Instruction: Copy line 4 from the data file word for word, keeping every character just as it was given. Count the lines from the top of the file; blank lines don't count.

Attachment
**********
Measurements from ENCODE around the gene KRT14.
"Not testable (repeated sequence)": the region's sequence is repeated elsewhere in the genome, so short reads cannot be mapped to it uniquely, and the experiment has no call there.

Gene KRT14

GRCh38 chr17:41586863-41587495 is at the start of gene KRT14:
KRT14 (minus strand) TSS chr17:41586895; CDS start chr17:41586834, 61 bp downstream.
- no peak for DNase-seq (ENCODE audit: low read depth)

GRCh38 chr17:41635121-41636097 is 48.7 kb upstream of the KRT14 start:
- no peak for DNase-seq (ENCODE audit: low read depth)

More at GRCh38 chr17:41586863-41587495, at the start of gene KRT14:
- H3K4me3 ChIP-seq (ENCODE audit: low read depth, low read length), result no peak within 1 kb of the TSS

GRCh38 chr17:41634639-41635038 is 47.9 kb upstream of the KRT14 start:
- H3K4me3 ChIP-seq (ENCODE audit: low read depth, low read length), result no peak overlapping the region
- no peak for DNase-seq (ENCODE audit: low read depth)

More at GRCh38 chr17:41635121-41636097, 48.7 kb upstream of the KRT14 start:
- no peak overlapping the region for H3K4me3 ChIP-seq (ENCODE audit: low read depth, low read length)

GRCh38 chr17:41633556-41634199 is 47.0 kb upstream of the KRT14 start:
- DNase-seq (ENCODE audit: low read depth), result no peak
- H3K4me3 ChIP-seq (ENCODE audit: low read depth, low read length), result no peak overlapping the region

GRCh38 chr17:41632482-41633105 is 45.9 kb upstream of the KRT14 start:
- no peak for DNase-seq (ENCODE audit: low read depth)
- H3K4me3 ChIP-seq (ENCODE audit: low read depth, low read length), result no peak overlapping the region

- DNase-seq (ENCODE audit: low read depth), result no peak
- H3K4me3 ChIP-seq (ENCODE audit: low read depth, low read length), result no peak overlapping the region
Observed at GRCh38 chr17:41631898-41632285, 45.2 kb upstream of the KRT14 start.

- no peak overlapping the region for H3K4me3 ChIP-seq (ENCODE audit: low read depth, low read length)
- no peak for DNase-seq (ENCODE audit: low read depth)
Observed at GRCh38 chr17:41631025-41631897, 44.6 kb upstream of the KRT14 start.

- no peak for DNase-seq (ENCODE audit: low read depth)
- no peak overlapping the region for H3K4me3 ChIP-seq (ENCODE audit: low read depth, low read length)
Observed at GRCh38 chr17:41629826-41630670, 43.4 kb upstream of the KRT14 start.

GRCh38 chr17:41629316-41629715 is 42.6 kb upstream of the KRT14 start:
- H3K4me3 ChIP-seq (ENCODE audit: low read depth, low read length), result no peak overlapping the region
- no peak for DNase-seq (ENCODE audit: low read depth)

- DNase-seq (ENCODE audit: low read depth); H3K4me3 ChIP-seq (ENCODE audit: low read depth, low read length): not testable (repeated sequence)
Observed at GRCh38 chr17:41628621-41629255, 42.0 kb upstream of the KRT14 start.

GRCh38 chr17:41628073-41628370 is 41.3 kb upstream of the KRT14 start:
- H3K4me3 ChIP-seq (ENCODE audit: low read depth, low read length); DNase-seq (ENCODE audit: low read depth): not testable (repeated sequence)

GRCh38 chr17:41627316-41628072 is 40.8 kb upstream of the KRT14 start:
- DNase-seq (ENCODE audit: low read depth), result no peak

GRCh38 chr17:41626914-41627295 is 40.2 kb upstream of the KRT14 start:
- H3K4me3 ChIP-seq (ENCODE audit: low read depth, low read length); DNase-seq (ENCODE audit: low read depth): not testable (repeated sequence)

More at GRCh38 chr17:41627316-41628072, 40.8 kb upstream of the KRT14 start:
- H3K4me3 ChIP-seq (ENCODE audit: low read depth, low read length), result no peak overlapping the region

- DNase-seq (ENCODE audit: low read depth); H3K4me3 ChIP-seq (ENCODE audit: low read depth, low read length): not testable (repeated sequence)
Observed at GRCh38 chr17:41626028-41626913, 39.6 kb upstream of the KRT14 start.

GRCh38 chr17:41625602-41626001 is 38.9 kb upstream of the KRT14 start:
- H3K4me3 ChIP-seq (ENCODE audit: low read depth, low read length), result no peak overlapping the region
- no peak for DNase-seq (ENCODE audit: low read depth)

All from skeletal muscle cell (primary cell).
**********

GRCh38 chr17:41586863-41587495 is at the start of gene KRT14: